Overhauling the Roof, a Lesson in Patience

by megan
Published: Last Updated on

Last year we had our roof replaced (I know, a little late of an update there, Megan) after seeing the top of the roof had become something like a spiky fortress wall:


Unfortunately, since our house was a HUD property we have no idea how old the most recent roof installation was (guesstimates say about 20 years) but, as with all things in our home, we learned was just not done well.

A Quick Background of Our Home

Our house is a cape cod built in 1930 and has had probably about a dozen owners with probably half of them happening within the past 20 or so years. Our neighbor next door has grandkids that kinda-sorta owned it at one point, we suspect as either a terrible attempt at doing a fix & flip or as a rental property for tenants who wouldn’t care much about how well things worked, just that they did. Regardless, we have suspicions that every “update” done to our home was done by them, mostly because of the half-assed way we see them care for their own home.

Since we’ve heard it so many times from contractors we’ve decided the slogan of our house is “that wasn’t done to Code.” We’ve dropped probably about $30,000 fixing the work and getting things back up to snuff.

Cue the Roof

So, since our house is coming up on its 100th birthday, there’s a lot of fuck-ups to un-fuck. One of these being the roof.

Typically, houses will have maybe 3-5 layers of roofing on them before there’s a complete tear-off required. Ours, however, not only had 5 layers of roofing but still included the original cedar shake shingles from 1930 still chilling in place. Which we only found out about AFTER the roofers cut a hole in the roof.


Anatomy of a Roof Tear-Off

If you’re about to get your roof replaced and wondering what the process looks like, it goes something like this:

Day 0 – Drop off: Pallets and dumpsters will mysteriously show up in your driveway, though you’re not sure when they got there or why everyone is so quiet and ninja-like about it


Day 1: The teardown begins – The roofers typically start on one side and will knock, pound, swear, and kick shingles off in a “scorched earth” sort of way. This is especially fun when you’re working from home. They’ll also most likely end up laying down the base layer of roofing membrane. For us, since we had the original roof this ALSO required getting plywood boards installed (during the price surge of wood in 2021, of course)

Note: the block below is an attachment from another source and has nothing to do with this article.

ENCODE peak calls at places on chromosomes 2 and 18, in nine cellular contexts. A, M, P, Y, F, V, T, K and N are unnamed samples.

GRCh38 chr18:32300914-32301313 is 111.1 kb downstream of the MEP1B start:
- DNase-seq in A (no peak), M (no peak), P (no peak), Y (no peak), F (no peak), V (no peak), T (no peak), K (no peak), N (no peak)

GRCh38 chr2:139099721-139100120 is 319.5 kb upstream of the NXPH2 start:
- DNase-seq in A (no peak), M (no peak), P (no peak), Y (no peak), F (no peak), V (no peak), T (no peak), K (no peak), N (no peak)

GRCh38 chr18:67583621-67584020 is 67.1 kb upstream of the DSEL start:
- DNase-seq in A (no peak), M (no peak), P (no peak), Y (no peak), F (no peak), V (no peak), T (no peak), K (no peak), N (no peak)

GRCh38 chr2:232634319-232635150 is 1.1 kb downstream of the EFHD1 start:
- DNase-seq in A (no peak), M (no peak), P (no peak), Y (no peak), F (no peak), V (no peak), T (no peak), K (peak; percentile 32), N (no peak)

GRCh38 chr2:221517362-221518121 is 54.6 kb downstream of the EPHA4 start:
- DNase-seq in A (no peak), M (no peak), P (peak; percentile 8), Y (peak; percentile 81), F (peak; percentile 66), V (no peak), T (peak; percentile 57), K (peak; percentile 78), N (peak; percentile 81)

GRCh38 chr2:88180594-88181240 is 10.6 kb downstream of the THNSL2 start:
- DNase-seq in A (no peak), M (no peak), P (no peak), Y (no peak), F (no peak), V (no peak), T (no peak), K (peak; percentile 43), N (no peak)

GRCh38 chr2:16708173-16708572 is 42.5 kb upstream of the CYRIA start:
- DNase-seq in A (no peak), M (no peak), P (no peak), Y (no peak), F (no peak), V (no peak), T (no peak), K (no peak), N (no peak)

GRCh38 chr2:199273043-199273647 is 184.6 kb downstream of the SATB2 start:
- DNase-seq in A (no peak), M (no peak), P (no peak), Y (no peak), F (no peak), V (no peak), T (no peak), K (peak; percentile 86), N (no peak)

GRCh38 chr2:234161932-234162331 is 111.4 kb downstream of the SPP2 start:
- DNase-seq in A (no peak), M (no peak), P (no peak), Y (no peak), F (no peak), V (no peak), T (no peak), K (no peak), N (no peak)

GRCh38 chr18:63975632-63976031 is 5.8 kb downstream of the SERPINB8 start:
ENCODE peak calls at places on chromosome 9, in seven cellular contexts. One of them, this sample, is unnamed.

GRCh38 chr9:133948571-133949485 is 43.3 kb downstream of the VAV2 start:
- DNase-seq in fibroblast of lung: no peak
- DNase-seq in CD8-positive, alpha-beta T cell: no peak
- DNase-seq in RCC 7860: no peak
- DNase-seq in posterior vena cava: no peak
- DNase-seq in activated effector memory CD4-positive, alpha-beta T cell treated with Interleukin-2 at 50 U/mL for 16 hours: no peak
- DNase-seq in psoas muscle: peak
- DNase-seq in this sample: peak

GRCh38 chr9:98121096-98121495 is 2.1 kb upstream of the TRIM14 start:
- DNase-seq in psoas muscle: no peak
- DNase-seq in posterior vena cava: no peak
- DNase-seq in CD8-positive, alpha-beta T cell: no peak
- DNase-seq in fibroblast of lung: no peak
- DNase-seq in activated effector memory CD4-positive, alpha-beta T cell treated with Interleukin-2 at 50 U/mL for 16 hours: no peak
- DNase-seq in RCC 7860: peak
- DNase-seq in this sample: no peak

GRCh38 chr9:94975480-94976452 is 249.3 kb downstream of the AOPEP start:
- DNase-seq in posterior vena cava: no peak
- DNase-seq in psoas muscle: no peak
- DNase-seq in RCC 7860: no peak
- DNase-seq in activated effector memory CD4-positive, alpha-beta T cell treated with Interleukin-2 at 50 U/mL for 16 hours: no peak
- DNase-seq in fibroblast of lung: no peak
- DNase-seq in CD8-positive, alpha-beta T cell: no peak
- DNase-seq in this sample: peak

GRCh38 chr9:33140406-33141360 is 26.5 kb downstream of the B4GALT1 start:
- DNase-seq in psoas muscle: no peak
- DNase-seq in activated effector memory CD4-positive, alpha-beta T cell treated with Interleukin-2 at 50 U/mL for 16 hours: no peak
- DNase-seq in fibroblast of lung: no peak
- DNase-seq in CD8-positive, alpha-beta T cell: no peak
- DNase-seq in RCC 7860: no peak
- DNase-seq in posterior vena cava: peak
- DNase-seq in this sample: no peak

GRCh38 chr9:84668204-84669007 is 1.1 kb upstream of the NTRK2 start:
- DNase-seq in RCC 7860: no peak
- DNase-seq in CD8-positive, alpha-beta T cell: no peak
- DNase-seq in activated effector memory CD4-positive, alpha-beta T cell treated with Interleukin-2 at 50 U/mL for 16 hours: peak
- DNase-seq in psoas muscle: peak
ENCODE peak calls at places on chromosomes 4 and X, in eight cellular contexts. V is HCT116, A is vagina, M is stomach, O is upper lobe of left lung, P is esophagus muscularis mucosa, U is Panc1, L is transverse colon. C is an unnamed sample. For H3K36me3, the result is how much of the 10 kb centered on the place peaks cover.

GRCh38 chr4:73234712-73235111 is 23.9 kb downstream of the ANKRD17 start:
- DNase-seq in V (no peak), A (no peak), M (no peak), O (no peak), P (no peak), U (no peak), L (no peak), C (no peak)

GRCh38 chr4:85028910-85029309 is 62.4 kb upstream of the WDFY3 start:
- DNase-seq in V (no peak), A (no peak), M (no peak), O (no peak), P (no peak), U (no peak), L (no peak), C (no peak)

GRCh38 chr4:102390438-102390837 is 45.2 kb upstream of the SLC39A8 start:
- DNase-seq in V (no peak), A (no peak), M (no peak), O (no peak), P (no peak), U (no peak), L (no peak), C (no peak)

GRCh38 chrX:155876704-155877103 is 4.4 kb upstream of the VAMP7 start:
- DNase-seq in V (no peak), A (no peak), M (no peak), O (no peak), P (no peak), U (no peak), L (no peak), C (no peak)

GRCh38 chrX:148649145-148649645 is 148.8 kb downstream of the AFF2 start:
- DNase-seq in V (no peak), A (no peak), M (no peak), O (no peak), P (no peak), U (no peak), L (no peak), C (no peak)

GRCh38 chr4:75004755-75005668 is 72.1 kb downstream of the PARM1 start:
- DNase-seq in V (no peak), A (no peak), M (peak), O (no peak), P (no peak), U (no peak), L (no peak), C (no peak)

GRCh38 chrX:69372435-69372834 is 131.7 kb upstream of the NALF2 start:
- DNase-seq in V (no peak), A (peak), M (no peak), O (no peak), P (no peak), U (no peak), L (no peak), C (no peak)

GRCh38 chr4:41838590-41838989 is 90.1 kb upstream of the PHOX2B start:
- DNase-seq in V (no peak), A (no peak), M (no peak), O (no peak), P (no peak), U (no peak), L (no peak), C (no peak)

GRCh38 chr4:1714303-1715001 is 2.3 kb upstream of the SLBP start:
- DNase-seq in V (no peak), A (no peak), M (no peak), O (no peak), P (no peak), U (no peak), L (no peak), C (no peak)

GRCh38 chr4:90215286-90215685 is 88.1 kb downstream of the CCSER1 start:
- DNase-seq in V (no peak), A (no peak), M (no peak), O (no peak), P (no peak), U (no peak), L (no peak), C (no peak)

Day 2: The rebuild – This is when the shingles get down. You’ll be surprised at how quickly this goes, considering the number of shingles that need to get installed. This will also be loud but you’re expecting that. You’re also impressed at how no one has fallen off the roof.

Day 3: The finishing – Whatever is left to be done like flashing or smaller roofs (like the one on our porch) is completed. Dumpster is maybe hauled away or saved for another day.

Day 4 – 14 – You wait for the final invoice which for some reason takes FOR.EV.ER.

“You don’t sound super-happy about this project, Megan”

You’d be correct! Having a roof redone from scratch is a project and a half, especially during the pandemic AND materials price surge. Our 1380 sq ft house warranted a cost of $13,000 for the roof tear-off. Which, so be it, EXCEPT the contractor tacked on costs for the plywood after discovering the original roofing still existed and is something he should have caught first (to give credit where it’s due, he did admit he screwed up). However, he also tried to add on more charges that weren’t in the contract and complained repeatedly how he only made “a few bucks” on the project which was…not our fault?

How’s the roof look now?


Admittedly, it’s in good shape. I picked a dark gray shingle (sorry, don’t remember the SKU) with blue flecks in it to complement the blue siding and shutters on our home. There’s a slight bulge at the top of the roof I don’t remember having before (behind the dormer in this pic) but Steve says it’s fine (which is why I took off a point in the review score). We have a 20-year labor warranty but doubt I’ll ever reach out to that roofing company should something go wrong.

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